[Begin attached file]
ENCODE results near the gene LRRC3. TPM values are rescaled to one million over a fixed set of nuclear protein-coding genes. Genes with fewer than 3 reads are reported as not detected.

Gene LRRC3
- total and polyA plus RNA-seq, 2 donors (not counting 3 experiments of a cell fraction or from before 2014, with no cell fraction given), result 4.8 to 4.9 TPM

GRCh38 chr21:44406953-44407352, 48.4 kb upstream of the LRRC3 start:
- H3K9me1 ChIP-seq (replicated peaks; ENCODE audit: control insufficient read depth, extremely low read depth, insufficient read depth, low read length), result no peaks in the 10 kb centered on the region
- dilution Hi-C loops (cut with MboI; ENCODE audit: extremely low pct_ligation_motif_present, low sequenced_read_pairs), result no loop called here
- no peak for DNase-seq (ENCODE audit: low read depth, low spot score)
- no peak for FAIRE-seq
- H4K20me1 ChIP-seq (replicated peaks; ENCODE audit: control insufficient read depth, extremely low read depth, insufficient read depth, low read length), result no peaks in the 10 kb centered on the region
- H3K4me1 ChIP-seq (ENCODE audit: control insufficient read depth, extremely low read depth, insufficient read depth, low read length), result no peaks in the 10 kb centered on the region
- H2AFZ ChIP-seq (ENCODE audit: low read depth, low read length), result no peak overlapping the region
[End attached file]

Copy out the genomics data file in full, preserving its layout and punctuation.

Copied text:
ENCODE results near the gene LRRC3. TPM values are rescaled to one million over a fixed set of nuclear protein-coding genes. Genes with fewer than 3 reads are reported as not detected.

Gene LRRC3
- total and polyA plus RNA-seq, 2 donors (not counting 3 experiments of a cell fraction or from before 2014, with no cell fraction given), result 4.8 to 4.9 TPM

GRCh38 chr21:44406953-44407352, 48.4 kb upstream of the LRRC3 start:
- H3K9me1 ChIP-seq (replicated peaks; ENCODE audit: control insufficient read depth, extremely low read depth, insufficient read depth, low read length), result no peaks in the 10 kb centered on the region
- dilution Hi-C loops (cut with MboI; ENCODE audit: extremely low pct_ligation_motif_present, low sequenced_read_pairs), result no loop called here
- no peak for DNase-seq (ENCODE audit: low read depth, low spot score)
- no peak for FAIRE-seq
- H4K20me1 ChIP-seq (replicated peaks; ENCODE audit: control insufficient read depth, extremely low read depth, insufficient read depth, low read length), result no peaks in the 10 kb centered on the region
- H3K4me1 ChIP-seq (ENCODE audit: control insufficient read depth, extremely low read depth, insufficient read depth, low read length), result no peaks in the 10 kb centered on the region
- H2AFZ ChIP-seq (ENCODE audit: low read depth, low read length), result no peak overlapping the region